See the chart below for a long-term perspective on this widely watched indicator. I’ve highlighted recessions and included real GDP to help evaluate the correlation between the Michigan Consumer Sentiment Index and the broader economy.
To put today’s report into the larger historical context since its beginning in 1978, consumer sentiment is now 4 percent below the average reading (arithmetic mean) and 3 percent below the geometric mean. The current index level is at the 37th percentile of the 439 monthly data points in this series.
The Michigan average since its inception is 85.1. During non-recessionary years the average is 87.4. The average during the five recessions is 69.3. So the latest sentiment number puts us 12.0 points above the average recession mindset and 6.1 points below the non-recession average.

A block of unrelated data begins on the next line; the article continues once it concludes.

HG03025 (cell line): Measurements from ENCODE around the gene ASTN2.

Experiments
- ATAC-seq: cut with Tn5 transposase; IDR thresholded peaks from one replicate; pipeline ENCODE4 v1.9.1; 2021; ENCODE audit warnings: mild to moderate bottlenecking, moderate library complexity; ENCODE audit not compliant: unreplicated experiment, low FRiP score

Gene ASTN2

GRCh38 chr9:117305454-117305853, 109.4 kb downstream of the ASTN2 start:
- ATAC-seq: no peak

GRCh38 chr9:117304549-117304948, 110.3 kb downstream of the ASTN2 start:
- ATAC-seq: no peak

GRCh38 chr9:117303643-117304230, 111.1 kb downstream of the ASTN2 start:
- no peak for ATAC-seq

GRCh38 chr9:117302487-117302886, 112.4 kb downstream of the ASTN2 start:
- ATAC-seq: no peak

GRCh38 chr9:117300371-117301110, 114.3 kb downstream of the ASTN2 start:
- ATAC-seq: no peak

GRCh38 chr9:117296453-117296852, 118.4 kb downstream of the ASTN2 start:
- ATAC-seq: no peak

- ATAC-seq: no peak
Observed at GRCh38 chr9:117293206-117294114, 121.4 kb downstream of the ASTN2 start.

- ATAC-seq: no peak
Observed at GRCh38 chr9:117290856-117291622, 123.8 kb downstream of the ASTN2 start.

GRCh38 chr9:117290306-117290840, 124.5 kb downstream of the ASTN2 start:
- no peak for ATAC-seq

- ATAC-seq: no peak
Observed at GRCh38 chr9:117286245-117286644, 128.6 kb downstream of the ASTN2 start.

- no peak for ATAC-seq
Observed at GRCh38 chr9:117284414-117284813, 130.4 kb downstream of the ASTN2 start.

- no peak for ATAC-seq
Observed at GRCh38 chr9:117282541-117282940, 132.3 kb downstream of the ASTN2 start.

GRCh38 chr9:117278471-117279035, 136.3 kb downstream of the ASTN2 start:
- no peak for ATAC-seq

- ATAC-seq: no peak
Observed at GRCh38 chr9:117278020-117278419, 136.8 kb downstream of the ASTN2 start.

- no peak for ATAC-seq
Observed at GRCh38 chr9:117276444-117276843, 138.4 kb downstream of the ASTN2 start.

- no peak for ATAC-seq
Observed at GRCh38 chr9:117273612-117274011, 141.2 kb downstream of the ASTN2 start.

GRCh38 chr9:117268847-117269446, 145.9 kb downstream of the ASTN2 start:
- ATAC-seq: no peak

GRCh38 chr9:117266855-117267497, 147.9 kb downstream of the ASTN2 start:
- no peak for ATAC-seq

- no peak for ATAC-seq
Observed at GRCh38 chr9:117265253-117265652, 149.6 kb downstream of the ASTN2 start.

Note that this indicator is somewhat volatile with a 3.1 point absolute average monthly change. The latest 1.2 point change is relatively small. For a visual sense of the volatility, here is a chart with the monthly data and a three-month moving average.
For the sake of comparison, here is a chart of the Conference Board’s Consumer Confidence Index (monthly update here). The Conference Board Index is the more volatile of the two, but the broad pattern and general trends have been remarkably similar to the Michigan Index.
And finally, the prevailing mood of the Michigan survey is also similar to the mood of small business owners, as captured by the NFIB Business Optimism Index (monthly update here).
The general trend in sentiment since the Financial Crisis lows has been one of slow improvement. However, it has been range bound since 2012, hovering between 72 and 85. It is currently a bit above the mid-point of the range.
This article is brought to you courtesy of Doug Short from Advisor Perspectives.